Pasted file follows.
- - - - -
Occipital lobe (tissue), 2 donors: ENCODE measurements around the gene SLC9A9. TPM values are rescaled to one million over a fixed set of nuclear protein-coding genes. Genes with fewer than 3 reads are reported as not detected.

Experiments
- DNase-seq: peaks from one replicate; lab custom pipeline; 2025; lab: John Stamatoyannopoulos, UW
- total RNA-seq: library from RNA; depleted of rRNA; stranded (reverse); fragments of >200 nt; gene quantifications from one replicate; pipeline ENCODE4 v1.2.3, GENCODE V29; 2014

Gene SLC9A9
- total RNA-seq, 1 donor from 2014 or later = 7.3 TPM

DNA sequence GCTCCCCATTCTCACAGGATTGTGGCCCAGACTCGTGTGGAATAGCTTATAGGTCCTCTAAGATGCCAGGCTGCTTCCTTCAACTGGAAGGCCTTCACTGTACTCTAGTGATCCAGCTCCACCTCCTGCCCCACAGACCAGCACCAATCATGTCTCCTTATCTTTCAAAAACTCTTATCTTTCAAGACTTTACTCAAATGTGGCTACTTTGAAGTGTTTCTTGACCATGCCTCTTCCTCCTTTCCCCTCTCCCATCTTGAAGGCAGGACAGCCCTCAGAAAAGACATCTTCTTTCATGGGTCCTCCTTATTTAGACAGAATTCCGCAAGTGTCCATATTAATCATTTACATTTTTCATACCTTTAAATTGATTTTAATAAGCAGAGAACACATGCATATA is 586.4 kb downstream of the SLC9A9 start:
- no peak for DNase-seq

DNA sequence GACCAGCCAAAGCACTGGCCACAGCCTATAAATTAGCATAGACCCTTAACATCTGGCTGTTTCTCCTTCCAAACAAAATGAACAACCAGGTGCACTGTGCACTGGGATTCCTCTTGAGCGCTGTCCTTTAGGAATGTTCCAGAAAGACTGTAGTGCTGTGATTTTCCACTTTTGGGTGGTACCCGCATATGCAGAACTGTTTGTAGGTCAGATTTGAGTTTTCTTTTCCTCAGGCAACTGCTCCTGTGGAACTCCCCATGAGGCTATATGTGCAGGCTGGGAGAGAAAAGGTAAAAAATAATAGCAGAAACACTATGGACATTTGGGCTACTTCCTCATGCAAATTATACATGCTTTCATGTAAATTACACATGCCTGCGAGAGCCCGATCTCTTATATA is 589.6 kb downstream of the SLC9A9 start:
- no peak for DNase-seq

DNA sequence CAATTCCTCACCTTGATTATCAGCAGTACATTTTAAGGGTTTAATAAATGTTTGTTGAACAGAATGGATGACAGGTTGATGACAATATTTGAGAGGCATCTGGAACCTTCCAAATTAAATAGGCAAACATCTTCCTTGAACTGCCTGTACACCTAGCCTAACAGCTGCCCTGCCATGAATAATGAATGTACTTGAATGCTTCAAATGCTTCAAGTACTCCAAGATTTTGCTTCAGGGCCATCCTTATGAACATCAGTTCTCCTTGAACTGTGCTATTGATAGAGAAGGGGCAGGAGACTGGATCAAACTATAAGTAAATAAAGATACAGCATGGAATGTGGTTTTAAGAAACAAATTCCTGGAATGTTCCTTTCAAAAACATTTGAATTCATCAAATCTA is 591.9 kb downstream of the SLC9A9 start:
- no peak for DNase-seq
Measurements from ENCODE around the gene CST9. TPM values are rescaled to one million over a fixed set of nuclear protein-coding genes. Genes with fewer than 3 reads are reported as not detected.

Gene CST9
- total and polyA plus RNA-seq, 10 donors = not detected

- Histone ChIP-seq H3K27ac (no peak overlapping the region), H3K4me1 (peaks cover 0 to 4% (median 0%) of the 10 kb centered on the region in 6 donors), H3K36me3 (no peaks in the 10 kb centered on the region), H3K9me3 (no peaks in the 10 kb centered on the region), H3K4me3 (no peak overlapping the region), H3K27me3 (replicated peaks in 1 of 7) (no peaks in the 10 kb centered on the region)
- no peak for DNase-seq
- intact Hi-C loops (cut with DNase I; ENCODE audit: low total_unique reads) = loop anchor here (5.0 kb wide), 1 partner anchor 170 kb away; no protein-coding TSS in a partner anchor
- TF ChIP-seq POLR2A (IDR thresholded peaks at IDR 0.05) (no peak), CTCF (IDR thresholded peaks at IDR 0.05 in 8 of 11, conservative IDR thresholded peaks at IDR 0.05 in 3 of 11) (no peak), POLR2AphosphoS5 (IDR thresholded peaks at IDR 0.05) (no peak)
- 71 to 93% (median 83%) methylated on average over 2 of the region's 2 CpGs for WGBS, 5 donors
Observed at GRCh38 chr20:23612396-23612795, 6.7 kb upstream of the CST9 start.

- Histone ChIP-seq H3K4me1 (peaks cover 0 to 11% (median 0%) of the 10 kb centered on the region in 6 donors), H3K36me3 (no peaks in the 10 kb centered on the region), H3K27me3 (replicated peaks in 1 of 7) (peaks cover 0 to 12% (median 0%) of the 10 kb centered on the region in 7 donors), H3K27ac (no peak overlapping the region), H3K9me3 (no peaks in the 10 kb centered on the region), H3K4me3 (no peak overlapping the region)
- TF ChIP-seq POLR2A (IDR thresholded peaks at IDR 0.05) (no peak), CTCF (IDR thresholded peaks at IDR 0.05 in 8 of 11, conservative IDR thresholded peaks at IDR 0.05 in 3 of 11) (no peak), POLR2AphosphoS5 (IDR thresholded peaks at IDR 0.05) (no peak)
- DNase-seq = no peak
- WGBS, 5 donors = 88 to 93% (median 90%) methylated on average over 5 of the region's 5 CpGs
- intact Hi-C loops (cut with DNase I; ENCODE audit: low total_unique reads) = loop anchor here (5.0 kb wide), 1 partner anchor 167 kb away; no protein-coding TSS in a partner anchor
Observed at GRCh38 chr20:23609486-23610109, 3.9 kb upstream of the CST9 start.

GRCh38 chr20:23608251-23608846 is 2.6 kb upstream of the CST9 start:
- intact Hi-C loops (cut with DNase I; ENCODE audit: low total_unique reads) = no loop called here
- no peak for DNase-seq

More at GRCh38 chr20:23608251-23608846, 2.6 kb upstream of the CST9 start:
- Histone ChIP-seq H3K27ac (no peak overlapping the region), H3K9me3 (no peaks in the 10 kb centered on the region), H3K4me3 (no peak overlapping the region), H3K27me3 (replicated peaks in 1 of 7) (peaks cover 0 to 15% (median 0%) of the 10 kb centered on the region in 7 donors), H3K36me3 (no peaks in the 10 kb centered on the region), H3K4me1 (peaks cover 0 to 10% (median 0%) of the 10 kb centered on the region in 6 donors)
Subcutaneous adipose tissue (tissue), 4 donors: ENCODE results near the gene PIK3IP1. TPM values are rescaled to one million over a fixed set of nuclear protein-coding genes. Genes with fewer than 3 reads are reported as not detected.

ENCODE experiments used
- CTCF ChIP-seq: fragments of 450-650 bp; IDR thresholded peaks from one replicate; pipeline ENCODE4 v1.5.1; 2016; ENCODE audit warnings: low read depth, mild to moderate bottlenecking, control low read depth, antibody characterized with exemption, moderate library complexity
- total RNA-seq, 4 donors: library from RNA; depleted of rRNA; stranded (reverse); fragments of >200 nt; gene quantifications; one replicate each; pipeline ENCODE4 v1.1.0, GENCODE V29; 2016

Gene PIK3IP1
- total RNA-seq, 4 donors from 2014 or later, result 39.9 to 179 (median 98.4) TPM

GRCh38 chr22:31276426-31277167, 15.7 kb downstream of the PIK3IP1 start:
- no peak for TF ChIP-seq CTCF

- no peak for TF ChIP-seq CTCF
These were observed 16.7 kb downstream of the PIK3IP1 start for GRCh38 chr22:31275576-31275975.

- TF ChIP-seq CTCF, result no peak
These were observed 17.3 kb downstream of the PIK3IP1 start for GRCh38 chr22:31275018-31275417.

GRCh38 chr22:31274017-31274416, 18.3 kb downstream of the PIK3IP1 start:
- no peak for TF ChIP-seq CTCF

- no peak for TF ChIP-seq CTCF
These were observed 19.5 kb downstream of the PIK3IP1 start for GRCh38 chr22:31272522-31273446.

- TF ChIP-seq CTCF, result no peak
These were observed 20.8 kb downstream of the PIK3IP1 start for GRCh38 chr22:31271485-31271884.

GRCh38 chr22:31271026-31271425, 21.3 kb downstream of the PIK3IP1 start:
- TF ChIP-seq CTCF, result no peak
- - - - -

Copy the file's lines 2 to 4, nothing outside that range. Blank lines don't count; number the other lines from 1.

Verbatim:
Experiments
- DNase-seq: peaks from one replicate; lab custom pipeline; 2025; lab: John Stamatoyannopoulos, UW
- total RNA-seq: library from RNA; depleted of rRNA; stranded (reverse); fragments of >200 nt; gene quantifications from one replicate; pipeline ENCODE4 v1.2.3, GENCODE V29; 2014